Mary dons sash for 250th parade

By Ray O'Hanlon

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History in the making was sensed by all in the room.

And for those up on their breaking news there was a also a brief moment of fear that history was about to be lost - for ever.

As it does every year, the New York St. Patrick's Day Parade rolled out the green carpet and green sprayed carnations on the evening that the outgoing grand marshal gave way to the new.

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And on Monday evening at the New York Athletic Club in Manhattan, 2010 Grand Marshal Ray Kelly helped pass the grand marshal's sash to Mary Higgins Clark, who will lead the 250th consecutive New York St. Patrick's Day Parade up Fifth Avenue this March 17.

"I am so very, very grateful," said the international best selling author moments after accepting the sash from Kelly and parade committee chairman John Dunleavy.

The parade prides itself on longevity and a proud history so it was with some relief that those packing the installation room heard that another piece of New York Irish history, indeed Irish American history, had experienced a close call earlier in the day.

St. James' Church in lower Manhattan had caught fire earlier in the day and had been saved from absolute destruction by quick work from the city's famed fire department.

St. James the Apostle is in present day Chinatown but back in May, 1836 it was at the heart of Irish New York. It was in the now 183-year-old church that the Ancient Order of Hibernians first came into being in the city.

The parade was getting on even then.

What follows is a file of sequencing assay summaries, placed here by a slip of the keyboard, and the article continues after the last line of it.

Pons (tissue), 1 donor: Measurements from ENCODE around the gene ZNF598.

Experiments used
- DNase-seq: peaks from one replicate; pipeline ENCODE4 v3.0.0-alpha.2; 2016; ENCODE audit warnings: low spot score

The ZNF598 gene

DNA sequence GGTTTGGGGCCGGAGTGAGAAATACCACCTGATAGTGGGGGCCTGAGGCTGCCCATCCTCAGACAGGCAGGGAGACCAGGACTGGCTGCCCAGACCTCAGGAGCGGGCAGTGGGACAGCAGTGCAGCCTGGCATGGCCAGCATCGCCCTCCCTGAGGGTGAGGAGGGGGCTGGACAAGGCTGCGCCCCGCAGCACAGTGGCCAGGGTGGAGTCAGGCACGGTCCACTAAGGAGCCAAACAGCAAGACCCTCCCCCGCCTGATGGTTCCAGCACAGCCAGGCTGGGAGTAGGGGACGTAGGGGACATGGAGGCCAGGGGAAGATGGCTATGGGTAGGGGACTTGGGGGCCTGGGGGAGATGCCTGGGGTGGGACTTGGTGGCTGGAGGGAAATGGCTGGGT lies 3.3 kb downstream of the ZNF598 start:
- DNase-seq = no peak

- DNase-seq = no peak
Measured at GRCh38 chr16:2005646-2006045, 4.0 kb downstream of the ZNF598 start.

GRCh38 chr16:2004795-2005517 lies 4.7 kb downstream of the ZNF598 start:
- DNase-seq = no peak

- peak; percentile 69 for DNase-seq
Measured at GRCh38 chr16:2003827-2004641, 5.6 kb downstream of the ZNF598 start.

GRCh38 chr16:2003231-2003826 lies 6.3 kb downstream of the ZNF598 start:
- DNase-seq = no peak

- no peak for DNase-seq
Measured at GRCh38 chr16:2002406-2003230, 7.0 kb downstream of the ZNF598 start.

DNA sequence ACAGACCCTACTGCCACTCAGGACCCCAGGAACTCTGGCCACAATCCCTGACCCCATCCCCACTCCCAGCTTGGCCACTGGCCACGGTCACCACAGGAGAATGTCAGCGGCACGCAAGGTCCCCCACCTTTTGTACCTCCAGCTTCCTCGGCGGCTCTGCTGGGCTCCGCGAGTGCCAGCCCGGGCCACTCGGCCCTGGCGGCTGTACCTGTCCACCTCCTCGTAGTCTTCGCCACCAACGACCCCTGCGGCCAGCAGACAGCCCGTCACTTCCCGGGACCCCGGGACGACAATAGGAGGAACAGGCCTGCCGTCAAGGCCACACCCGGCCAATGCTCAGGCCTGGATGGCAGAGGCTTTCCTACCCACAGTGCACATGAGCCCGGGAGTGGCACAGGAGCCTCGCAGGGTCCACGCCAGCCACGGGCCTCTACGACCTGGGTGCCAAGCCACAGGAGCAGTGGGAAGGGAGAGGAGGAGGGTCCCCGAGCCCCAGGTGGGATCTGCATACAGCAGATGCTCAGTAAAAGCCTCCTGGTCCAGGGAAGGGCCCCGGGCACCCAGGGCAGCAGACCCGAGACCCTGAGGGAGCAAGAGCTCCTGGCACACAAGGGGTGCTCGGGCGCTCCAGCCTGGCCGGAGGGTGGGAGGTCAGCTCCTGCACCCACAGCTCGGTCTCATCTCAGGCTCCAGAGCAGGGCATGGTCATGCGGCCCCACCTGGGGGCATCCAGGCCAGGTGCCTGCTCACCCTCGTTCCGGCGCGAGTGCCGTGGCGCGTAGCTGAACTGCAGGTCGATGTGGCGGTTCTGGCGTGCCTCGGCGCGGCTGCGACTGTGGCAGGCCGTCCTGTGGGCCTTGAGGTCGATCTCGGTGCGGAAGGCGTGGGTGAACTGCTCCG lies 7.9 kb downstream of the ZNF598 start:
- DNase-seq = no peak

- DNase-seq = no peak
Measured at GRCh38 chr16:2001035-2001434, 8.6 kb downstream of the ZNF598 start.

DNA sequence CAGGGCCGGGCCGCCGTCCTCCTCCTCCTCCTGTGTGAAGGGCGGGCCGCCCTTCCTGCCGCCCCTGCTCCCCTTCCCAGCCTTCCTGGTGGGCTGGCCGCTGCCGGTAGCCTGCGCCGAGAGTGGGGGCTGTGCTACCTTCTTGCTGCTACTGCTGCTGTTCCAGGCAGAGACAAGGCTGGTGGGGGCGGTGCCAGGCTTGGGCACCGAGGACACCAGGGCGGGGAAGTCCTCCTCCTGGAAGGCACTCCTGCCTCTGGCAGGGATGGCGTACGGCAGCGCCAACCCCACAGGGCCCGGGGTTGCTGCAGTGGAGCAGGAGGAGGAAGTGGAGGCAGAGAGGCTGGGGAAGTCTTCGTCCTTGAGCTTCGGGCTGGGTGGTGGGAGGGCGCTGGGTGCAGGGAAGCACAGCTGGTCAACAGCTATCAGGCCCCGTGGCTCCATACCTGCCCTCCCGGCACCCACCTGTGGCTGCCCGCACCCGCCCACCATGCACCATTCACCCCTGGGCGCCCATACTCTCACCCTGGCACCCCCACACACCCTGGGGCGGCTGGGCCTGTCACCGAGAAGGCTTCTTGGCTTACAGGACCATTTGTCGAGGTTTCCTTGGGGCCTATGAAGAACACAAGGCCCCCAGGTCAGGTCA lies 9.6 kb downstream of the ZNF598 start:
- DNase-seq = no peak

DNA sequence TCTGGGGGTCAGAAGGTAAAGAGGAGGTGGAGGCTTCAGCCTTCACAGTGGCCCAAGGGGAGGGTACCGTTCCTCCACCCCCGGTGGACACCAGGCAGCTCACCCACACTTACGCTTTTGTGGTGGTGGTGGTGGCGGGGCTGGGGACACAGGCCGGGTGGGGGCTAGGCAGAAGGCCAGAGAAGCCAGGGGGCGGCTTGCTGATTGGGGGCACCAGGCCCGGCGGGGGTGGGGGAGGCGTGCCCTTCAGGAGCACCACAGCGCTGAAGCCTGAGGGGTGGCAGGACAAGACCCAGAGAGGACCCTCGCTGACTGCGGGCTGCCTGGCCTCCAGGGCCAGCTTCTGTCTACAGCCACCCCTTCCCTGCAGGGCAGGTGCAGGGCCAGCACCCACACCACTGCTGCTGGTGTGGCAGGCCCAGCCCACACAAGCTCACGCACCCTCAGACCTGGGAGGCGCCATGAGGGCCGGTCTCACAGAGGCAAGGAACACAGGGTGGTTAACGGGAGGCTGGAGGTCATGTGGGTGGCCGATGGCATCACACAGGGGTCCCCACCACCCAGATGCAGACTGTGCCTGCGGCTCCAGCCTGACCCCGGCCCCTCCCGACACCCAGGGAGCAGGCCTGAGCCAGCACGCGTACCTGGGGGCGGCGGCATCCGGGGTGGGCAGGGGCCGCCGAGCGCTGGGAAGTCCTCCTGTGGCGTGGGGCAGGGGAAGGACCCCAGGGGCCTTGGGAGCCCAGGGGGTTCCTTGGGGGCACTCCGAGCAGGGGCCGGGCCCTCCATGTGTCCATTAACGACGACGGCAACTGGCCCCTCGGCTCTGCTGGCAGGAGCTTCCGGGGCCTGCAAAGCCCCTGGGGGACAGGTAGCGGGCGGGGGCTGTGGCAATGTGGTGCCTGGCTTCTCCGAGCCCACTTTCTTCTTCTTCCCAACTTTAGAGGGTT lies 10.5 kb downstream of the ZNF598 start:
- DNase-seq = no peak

It will be going on again just two months from now and will be led by a Fordham University graduate who Fr. Joseph McShane, Fordham's president, described in an address to the room as the "first lady of Irish America here in New York city."

It was an evening in which the religious roots of the parade were well represented. Benediction at the outset was delivered by Fr. George Reilly of Villanova University and at the end by Fr. Kieran Mandato, a U.S. Navy chaplain, who stood in for Archbishop Timothy Dolan who was elsewhere at a wake.

Outgoing grand marshal Ray Kelly spoke of a year replete with memories that he would cherish for ever.

The NYPD Commissioner paid tribute to the parade organizers whose work behind the scenes annually resulted in "one of the most beloved traditions in New York City."

Kelly predicted that the 2011 parade would "be the best ever," an idea embraced by committee chairman Dunleavy who told all in the room that they were "family" and that was what the parade was all about.

Family or no, the parade costs a bundle to put on and the committee has been reminding people of that in recent times. Dunleavy, however, was able to report that the parade was in the black in its 250th year and was now doing "quite well" on the financial front.

Mary Higgins Clark spoke movingly of those Irish immigrants in past years who had carried on the tradition of the parade and said that they would be present in spirit as she took center stage on March 17.

"We will meet again on St. Patrick's Day," she concluded to cheers and loud applause.

It was a good closing line from a woman who has made a career out of such things.